BREAKING: Wendy MacLeod Withdraws “The Good Samaritan”

Today at 5:17 p.m. in an email sent to students and faculty,  Professor of Drama and Playwright-in-Residence Wendy MacLeod announced that she will be withdrawing her play “The Good Samaritan” and cancelling the spring show in the Bolton. The Common Hour discussion of the play and related issues will still take place, but MacLeod will not be in attendance.

The circulated script raises important issues, and tomorrow’s panel will still take place at Common Hour.  However, I will not be participating, in the hopes that the community can get to issues larger than a single play.  I welcome the chance to dialogue with students later, in a less public format.

Students are still encouraged to attend the discussion tomorrow.

The email in its entirety  can be found below:

Dear Kenyon community,

Out of respect for the concerns of students and members of the faculty, I have chosen to withdraw my play The Good Samaritan and cancel the spring Bolton show. I do not want to put my students in the difficult position of choosing between working on my play and supporting their fellow students.  I also want to allow time for the senior major who was designing the lights to find another project to serve as his senior thesis.  To be clear, this is solely my decision as the administration has supported the principles of freedom of expression.

The circulated script raises important issues, and tomorrow’s panel will still take place at Common Hour.  However, I will not be participating, in the hopes that the community can get to issues larger than a single play.  I welcome the chance to dialogue with students later, in a less public format.

The play began after I first heard about the Guatemalan teenagers who had been freed from an egg farm in Marion, where they had been working without pay and living in dire conditions.  I was struck by the fact that this had taken place less than 50 miles away from our privileged campus, so I tried to imagine what might happen if these two worlds collided.  Whether I had the right to tell this story is a valid question, but given the current political climate, I felt it was important to try.   I know some struggled with the script’s satiric elements, but Freud aptly wrote that humor is about “bringing the repressed into light.”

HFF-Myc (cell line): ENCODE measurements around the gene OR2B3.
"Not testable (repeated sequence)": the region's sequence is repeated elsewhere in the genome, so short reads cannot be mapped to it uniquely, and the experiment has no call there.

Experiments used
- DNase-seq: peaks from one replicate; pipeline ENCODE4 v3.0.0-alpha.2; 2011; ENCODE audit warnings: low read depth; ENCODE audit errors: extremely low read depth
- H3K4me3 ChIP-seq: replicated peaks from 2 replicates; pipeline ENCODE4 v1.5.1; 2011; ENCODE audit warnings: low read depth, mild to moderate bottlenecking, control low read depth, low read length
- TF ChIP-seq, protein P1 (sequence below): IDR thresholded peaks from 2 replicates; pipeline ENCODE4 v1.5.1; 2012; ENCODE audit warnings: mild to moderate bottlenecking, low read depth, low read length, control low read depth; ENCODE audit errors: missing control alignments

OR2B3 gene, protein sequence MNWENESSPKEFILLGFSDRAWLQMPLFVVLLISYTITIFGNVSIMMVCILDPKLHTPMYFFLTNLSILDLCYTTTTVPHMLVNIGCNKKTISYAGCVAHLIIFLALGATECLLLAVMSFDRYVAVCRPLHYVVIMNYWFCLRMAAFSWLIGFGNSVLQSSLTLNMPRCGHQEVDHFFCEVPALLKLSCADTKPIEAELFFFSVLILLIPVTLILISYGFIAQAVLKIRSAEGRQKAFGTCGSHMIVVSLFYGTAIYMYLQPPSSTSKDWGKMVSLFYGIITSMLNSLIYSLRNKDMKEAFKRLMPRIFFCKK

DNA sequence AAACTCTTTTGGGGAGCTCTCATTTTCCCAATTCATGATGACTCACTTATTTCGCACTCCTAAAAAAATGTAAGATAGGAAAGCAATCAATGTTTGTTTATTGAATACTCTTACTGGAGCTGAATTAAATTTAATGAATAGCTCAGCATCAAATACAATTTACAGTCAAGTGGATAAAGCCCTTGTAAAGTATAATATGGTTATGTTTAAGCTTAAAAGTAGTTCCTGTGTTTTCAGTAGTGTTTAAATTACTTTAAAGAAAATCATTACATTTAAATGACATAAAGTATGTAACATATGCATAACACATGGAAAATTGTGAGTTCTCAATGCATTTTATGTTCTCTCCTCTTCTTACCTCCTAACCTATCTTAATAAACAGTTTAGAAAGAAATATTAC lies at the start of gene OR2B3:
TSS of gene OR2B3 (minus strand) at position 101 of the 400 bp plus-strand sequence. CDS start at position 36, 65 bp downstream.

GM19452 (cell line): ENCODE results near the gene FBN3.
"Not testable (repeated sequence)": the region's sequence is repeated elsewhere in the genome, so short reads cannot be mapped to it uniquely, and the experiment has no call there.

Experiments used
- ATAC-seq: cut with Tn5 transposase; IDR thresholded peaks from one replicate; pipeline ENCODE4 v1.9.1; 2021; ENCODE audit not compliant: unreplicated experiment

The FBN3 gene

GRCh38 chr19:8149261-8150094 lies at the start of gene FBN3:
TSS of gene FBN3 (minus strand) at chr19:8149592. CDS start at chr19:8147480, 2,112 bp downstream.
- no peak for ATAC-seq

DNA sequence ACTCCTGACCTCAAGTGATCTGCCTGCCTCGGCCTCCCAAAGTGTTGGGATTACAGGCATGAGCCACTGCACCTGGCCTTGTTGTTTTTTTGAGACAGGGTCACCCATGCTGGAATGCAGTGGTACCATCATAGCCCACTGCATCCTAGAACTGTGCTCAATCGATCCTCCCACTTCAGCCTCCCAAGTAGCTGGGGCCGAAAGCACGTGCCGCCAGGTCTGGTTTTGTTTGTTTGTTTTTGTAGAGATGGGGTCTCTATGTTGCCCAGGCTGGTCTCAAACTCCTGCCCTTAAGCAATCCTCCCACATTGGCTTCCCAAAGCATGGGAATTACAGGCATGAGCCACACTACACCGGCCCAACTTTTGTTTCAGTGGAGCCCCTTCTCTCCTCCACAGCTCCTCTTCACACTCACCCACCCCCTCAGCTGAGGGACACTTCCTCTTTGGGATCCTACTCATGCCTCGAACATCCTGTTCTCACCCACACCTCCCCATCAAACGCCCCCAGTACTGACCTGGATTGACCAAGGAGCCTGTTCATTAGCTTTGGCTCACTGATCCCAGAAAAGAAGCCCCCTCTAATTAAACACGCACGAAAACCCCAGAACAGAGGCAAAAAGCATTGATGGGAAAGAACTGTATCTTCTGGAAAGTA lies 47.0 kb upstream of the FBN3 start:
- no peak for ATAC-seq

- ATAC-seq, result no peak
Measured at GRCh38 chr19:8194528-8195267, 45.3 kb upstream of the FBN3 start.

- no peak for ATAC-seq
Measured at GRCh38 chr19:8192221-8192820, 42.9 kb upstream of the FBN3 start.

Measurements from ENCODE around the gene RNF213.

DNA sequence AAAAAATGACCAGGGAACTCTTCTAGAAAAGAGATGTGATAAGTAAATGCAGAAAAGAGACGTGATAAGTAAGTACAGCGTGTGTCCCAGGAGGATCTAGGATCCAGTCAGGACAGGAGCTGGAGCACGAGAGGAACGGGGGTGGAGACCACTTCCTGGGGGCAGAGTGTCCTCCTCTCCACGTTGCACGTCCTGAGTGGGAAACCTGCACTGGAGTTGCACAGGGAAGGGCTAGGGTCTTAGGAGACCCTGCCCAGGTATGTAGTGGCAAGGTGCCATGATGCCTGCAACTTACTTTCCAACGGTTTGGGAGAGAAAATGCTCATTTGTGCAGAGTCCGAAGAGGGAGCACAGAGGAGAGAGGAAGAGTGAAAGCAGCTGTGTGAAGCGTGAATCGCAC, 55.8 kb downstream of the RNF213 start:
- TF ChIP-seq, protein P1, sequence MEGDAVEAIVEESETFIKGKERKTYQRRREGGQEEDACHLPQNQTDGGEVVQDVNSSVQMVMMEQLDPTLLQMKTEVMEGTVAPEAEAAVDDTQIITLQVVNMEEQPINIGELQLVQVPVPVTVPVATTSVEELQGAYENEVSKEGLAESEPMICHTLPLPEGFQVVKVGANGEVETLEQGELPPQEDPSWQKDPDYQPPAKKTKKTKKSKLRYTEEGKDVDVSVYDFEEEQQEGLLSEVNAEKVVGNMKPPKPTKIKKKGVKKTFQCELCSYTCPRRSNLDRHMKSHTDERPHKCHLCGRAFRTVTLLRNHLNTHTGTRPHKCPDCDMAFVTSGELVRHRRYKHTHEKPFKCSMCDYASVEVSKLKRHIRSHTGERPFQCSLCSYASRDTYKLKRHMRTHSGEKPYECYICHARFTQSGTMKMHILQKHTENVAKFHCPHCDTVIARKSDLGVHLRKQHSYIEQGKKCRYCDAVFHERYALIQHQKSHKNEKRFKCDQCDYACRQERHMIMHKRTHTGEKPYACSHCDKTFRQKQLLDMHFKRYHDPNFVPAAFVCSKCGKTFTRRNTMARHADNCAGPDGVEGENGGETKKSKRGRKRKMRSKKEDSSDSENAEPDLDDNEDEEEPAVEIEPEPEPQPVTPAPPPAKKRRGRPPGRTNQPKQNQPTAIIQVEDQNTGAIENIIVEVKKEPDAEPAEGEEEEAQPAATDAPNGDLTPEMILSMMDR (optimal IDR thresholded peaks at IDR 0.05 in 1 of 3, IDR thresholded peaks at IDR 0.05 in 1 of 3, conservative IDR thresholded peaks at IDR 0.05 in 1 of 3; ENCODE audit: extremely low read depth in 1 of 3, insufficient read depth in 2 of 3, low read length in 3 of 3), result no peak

I am grateful to those who helped me to research the play, both in conversation and by sharing relevant articles, and I’m particularly indebted to a beautiful book which I recommend to you: Tell me How it Ends; An Essay in 40 Questions by Valerie Luiselli, who served as a translator for migrant children.  And I must acknowledge the students and colleagues who had already begun work on the production.

I’m also grateful to Victor Rodriguez-Nuñez and Kate Hedeen for allowing me to take their Spanish classes for three years– but they should not be blamed for my many mistakes in Spanish.   As the play develops, I will continue to be in conversation with directors and playwrights from the professional LatinX theater community.

Respectfully,

Wendy MacLeod

James E. Michael Playwright-in-Residence

Professor of Drama

One response

  1. Pingback: A Rundown of Today’s Public Forum in Response to “The Good Samaritan” «

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